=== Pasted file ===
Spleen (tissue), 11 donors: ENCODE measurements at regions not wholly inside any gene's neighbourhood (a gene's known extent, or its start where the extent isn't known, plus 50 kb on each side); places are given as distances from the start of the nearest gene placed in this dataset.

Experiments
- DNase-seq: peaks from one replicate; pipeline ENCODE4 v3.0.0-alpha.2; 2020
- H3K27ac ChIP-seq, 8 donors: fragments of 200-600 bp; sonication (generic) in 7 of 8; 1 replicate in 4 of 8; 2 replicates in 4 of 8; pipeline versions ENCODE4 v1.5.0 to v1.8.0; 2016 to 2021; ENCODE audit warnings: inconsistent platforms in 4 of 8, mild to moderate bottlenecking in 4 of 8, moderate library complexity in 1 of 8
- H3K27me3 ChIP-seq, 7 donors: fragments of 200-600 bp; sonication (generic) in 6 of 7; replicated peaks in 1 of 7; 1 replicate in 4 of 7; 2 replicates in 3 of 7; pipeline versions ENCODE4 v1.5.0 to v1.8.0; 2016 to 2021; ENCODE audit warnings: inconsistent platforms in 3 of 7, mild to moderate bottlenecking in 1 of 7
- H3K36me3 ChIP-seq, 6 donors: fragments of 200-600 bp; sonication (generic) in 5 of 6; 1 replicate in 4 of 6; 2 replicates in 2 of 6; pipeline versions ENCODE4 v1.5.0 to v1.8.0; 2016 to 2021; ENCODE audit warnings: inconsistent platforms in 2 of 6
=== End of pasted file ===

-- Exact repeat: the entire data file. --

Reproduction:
Spleen (tissue), 11 donors: ENCODE measurements at regions not wholly inside any gene's neighbourhood (a gene's known extent, or its start where the extent isn't known, plus 50 kb on each side); places are given as distances from the start of the nearest gene placed in this dataset.

Experiments
- DNase-seq: peaks from one replicate; pipeline ENCODE4 v3.0.0-alpha.2; 2020
- H3K27ac ChIP-seq, 8 donors: fragments of 200-600 bp; sonication (generic) in 7 of 8; 1 replicate in 4 of 8; 2 replicates in 4 of 8; pipeline versions ENCODE4 v1.5.0 to v1.8.0; 2016 to 2021; ENCODE audit warnings: inconsistent platforms in 4 of 8, mild to moderate bottlenecking in 4 of 8, moderate library complexity in 1 of 8
- H3K27me3 ChIP-seq, 7 donors: fragments of 200-600 bp; sonication (generic) in 6 of 7; replicated peaks in 1 of 7; 1 replicate in 4 of 7; 2 replicates in 3 of 7; pipeline versions ENCODE4 v1.5.0 to v1.8.0; 2016 to 2021; ENCODE audit warnings: inconsistent platforms in 3 of 7, mild to moderate bottlenecking in 1 of 7
- H3K36me3 ChIP-seq, 6 donors: fragments of 200-600 bp; sonication (generic) in 5 of 6; 1 replicate in 4 of 6; 2 replicates in 2 of 6; pipeline versions ENCODE4 v1.5.0 to v1.8.0; 2016 to 2021; ENCODE audit warnings: inconsistent platforms in 2 of 6